(Alla Astanina’s article appeared in Russia Beyond the Headlines, 4/18.)
A little-known figure in Russian history, in many respects the story of Nikolai Sokolov differs little from millions of other provincial Russians who rose to regional prominence in the latter days of the Russian Empire by dint of their education and ambition. However, it is due to this man that the world can now be sure that it knows the full story of the death of the last Russian tsar.
Sokolov was born in the province of Penza (350 miles southeast of Moscow) on May 22, 1882 and received a degree in law. Before the revolution, he served as a court investigator. By 1917, he had risen to the post of a major case investigator at the Penza district court. After the revolution and the overthrow of the monarchy, he remained faithful to the old system.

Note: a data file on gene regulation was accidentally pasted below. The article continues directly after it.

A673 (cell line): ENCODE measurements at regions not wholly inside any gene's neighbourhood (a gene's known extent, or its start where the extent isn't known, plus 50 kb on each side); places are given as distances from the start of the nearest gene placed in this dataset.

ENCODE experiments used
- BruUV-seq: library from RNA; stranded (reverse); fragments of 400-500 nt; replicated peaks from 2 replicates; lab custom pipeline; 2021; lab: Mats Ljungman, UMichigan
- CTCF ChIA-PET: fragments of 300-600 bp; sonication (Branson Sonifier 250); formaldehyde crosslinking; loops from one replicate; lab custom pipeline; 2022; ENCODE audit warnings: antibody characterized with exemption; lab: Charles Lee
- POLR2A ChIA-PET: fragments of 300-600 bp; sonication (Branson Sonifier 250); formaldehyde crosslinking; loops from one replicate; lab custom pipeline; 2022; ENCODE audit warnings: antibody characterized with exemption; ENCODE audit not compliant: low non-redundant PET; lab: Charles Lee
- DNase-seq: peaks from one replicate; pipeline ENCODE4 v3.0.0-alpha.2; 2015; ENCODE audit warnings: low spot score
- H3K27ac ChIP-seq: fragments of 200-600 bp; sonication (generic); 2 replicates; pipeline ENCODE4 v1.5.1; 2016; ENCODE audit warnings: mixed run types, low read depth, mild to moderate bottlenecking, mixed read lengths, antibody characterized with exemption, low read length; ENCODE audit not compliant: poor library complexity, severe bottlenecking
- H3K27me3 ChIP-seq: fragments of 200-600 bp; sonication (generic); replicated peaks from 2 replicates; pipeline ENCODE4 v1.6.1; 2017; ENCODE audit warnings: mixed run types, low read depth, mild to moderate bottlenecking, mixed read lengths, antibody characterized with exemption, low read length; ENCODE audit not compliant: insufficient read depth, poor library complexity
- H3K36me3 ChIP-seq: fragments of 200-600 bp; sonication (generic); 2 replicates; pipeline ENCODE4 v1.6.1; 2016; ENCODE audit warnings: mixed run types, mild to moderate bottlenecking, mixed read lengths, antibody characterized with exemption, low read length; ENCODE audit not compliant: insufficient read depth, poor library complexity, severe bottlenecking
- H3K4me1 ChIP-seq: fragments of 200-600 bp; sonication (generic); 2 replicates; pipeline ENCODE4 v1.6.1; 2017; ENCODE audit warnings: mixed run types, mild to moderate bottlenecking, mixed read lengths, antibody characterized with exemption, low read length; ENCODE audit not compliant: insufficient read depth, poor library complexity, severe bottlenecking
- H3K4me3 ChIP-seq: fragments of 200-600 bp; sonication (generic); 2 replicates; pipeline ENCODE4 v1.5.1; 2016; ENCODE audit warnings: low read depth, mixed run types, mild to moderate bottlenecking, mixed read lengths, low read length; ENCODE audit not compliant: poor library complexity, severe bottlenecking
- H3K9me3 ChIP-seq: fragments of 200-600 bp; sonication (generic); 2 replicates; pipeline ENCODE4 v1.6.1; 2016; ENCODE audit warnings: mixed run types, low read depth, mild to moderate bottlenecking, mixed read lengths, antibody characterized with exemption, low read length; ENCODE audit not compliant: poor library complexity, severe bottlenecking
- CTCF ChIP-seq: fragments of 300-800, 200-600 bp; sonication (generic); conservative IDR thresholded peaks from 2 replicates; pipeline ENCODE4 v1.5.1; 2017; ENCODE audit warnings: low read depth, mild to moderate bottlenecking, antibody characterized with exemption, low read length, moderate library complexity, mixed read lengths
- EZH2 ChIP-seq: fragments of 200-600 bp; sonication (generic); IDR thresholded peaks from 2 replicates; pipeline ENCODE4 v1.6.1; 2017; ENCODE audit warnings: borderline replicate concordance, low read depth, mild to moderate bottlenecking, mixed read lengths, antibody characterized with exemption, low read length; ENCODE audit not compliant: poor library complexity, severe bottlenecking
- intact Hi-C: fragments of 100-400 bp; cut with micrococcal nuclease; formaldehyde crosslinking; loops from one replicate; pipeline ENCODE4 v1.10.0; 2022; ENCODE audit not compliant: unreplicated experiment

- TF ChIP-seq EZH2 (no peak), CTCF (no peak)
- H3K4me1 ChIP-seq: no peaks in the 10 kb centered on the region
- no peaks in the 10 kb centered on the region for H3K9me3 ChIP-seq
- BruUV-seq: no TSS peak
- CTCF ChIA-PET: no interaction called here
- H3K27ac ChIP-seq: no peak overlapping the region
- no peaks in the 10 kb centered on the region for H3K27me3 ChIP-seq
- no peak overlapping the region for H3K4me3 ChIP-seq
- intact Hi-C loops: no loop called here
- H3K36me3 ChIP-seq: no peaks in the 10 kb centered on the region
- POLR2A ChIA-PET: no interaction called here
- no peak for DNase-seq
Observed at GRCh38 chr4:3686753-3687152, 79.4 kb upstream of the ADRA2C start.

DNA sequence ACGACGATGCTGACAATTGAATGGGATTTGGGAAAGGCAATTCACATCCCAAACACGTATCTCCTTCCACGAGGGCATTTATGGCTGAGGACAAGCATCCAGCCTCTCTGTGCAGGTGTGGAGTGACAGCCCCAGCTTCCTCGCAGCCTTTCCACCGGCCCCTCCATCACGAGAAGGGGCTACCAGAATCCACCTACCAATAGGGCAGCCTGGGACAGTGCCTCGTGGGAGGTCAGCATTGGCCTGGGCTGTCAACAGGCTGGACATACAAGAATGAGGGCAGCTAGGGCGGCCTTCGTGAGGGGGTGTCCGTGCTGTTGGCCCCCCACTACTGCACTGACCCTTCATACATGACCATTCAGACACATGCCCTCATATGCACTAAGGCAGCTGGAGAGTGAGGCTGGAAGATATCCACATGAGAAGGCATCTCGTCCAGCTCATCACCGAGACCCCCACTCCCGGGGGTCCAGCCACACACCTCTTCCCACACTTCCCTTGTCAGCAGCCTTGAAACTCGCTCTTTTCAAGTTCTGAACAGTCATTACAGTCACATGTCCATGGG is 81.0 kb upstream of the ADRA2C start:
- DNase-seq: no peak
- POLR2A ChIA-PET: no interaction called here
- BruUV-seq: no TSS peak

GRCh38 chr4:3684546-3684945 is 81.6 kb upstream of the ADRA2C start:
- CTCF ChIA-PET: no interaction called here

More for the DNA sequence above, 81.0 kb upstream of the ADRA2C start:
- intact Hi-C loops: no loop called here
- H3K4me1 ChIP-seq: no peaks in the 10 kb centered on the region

"Having taken sick leave, Sokolov went to Siberia," says Vladimir Solovyov, a senior investigator and criminologist of the Main Department of Criminology at the Investigative Committee of Russia and the man who headed the reopened investigation into the case of the murder of the Romanovs from 1993 to 2011.
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